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  • The White Coat Investor
    replied







    Is above too aggressive?
    Click to expand…


    It all comes down to personal preference based on risk tolerance. I’m 41 and keep 10% in bonds. I link to five risk tolerance quizzes here.

    At retirement, I plan to hold 5 years worth of expenses in bonds  ($400,000) which will likely be in the range of 12.5% to 15% of our retirement nest egg, but will in all likelihood drift lower as a percentage as our nest egg continues to grow most years.

    Cheers!

    -PoF
    Click to expand...


    That's a nice collection of quizzes. I think I'd trade it all for one bear market though. Nothing that will teach you about your risk tolerance better than your behavior in a bear market. That's why I recommend you err a little on the conservative side until your first one.

    Leave a comment:


  • adventure
    replied
    Do they have a good plan? Yeah, seems like it. Should someone be able to get that advise for less (or 0?) ? Yes.

    Did I? Oh no, I made much bigger mistakes getting here. Landing with a solid plan from day 1 is worth something. I'd happily trade the time, money and opportunity costs for a few k to be better prepared. But... some of use learn the hard way.

    Leave a comment:


  • StarTrekDoc
    replied
    Solid advice from an adviser.   That beats 80% of the general market right there.

    Yes, could have garnered that from Bogleheads and here if one knew where to look --- which is half the battle.

    So Kudos for finding a good adviser that recommends sound advise.  Better that you found us for future contributions

     

    Leave a comment:


  • PhysicianOnFIRE
    replied


    Is above too aggressive?
    Click to expand...


    It all comes down to personal preference based on risk tolerance. I'm 41 and keep 10% in bonds. I link to five risk tolerance quizzes here.

    At retirement, I plan to hold 5 years worth of expenses in bonds  ($400,000) which will likely be in the range of 12.5% to 15% of our retirement nest egg, but will in all likelihood drift lower as a percentage as our nest egg continues to grow most years.

    Cheers!

    -PoF

    Leave a comment:


  • palciparum
    replied
    59% Vanguard Total Stock Market Index

    30% Vanguard Total International Stock Market Index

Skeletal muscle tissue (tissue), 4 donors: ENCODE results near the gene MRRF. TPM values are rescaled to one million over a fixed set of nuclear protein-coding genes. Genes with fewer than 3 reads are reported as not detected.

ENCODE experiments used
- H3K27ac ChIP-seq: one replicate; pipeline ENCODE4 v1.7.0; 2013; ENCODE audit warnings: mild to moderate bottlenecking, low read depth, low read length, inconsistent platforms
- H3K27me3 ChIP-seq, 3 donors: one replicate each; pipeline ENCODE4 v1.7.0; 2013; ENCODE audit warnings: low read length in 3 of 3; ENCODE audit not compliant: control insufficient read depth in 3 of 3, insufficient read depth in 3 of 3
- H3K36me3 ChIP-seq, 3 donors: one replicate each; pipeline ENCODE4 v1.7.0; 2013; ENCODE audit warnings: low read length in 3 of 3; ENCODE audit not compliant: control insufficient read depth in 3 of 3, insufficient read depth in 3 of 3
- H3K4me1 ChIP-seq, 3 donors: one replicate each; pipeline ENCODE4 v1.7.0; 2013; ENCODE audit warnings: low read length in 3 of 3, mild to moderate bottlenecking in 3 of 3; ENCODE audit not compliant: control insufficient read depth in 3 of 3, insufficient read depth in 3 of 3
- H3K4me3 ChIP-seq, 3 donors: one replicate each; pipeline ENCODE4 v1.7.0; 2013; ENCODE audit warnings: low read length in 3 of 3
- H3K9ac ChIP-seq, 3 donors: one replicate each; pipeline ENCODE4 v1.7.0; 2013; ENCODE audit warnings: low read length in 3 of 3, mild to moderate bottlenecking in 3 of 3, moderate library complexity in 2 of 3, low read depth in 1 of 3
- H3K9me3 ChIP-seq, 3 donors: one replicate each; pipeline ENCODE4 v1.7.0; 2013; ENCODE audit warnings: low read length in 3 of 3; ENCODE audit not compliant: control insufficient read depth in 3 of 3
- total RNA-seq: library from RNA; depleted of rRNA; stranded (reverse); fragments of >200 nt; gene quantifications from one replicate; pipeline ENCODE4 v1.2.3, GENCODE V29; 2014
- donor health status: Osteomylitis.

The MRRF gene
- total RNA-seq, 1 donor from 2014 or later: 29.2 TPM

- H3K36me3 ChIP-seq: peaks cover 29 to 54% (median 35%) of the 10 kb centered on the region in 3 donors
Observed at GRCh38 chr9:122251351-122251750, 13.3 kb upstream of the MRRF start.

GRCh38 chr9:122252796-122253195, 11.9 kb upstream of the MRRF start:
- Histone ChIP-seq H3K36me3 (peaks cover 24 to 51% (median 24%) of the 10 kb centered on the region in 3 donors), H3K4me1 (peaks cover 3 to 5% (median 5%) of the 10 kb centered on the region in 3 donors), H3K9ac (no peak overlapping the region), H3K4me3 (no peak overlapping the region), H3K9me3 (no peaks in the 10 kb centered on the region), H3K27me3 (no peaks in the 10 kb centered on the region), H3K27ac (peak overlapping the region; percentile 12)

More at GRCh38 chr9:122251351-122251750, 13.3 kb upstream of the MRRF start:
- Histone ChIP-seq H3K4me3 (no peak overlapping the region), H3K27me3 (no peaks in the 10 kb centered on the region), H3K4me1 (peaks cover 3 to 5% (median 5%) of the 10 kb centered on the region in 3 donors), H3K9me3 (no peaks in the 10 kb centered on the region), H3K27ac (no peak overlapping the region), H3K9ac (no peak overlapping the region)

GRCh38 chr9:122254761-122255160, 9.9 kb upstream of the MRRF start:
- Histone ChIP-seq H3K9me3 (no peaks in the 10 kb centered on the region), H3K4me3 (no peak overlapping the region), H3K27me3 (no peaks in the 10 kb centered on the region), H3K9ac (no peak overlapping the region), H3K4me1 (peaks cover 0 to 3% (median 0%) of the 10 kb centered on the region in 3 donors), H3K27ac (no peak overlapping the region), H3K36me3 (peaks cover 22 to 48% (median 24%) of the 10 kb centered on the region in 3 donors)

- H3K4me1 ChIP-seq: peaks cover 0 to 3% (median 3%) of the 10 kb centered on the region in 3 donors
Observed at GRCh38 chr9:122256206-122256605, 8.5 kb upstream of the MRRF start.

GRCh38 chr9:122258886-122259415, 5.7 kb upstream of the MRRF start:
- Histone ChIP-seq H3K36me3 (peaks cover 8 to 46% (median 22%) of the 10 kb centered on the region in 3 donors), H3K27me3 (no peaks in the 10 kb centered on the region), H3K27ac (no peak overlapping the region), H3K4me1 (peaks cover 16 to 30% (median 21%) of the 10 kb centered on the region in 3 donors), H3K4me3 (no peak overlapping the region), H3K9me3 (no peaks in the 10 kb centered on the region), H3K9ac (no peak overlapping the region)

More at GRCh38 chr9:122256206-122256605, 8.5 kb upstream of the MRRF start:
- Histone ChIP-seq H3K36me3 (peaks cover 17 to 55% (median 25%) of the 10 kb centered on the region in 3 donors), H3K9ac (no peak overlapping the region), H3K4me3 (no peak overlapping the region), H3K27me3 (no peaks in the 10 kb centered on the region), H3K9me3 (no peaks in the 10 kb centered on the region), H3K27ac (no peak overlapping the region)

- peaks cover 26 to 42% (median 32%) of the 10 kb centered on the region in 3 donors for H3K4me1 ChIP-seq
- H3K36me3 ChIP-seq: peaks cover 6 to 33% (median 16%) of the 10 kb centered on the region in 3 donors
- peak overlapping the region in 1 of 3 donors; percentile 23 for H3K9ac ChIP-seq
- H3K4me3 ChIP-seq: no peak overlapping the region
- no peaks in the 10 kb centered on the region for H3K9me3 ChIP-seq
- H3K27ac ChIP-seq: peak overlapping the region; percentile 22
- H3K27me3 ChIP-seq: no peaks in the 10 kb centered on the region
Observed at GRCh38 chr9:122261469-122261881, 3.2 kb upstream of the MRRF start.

11% Vanguard Total Bond Market Index 


    Is above too aggressive?


    I am 40 and I have been recommended 60/20/20 - to put more in Bonds 20% instead of 10%.


    Any advice?

    Thanks.

    Leave a comment:


  • DMFA
    replied




    Above discussion/recommendation for Vanguard
    59% Vanguard Total Stock Market Index 

    30% Vanguard Total International Stock Market Index 

    11% Vanguard Total Bond Market Index 

    is it Mutual Funds or ETFs? Which product?
    I would like to follow this advice?
    Someone mentioned that there are promotion too when opening Vanguard accounts where you can get miles etc
    Click to expand...


    Doesn't really make much difference. Might be some intra-day highs/lows or bid/ask spread, but in the end NAV is the same and composition is the same.  It's just different-type shares of the same fund.  ETFs have the admiral-shares ER which has a $10,000 minimum buy-in for mutual funds, but the amount you would lose by having the "investor" shares is like $10/yr max.

    • Total stock mkt = VTSAX or VTI

    • Total int'l stock mkt = VTIAX or VXUS

    • Total bond mkt = VBTLX or BND


    ...are you referring to a bonus just by opening the brokerage account, or with a credit card associated with it?

    Leave a comment:


  • The Doc
    replied
    Mutual index fund

    Leave a comment:


  • palciparum
    replied
    Above discussion/recommendation for Vanguard
    59% Vanguard Total Stock Market Index 

    30% Vanguard Total International Stock Market Index 

    11% Vanguard Total Bond Market Index